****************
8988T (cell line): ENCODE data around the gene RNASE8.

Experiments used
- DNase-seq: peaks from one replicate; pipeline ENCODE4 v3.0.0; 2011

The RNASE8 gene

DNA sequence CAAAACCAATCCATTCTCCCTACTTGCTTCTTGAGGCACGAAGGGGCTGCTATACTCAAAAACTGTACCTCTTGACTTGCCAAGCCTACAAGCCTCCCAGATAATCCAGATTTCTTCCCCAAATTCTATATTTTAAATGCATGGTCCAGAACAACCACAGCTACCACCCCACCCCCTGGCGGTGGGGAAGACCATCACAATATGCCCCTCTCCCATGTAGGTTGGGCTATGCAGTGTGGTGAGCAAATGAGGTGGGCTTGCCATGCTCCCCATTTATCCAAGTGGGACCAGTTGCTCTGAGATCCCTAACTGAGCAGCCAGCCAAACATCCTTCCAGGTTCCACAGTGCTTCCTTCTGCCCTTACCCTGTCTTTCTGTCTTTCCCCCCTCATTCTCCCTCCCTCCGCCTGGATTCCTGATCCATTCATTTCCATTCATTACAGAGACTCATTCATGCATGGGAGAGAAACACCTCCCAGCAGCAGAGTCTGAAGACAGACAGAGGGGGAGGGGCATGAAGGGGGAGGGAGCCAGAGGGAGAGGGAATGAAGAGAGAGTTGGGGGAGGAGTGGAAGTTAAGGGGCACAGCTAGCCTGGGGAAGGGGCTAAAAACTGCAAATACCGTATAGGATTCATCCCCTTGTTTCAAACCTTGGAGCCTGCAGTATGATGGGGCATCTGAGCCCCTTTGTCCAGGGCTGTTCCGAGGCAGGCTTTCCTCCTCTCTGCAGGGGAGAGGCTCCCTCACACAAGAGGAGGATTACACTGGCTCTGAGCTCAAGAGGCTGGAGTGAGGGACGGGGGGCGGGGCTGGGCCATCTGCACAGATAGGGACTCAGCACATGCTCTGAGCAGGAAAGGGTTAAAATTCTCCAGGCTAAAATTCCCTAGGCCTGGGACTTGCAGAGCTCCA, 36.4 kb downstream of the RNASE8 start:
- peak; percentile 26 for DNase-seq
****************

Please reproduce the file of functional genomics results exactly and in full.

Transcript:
8988T (cell line): ENCODE data around the gene RNASE8.

Experiments used
- DNase-seq: peaks from one replicate; pipeline ENCODE4 v3.0.0; 2011

The RNASE8 gene

DNA sequence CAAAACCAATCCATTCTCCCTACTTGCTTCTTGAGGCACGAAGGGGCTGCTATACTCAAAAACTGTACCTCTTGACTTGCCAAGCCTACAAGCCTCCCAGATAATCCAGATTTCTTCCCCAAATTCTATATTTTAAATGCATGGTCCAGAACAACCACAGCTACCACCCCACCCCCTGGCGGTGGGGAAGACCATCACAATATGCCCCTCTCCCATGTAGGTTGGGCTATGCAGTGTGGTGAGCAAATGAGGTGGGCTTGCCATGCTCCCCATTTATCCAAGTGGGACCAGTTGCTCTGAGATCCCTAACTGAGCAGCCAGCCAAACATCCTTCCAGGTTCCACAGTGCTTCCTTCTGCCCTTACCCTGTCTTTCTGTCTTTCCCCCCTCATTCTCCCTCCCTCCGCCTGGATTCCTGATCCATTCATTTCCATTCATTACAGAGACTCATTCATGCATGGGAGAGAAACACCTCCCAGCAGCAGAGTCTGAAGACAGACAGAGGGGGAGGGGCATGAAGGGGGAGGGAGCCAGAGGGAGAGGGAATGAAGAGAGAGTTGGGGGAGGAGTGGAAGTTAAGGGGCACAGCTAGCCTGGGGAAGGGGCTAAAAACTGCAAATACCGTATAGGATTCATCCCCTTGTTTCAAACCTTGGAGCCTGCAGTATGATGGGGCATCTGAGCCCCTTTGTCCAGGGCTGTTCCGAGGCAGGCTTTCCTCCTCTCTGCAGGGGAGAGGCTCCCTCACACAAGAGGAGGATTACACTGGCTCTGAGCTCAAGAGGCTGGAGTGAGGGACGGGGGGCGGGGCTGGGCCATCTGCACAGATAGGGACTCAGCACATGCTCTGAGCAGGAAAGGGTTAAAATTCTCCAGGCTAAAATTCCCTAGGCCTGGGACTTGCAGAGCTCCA, 36.4 kb downstream of the RNASE8 start:
- peak; percentile 26 for DNase-seq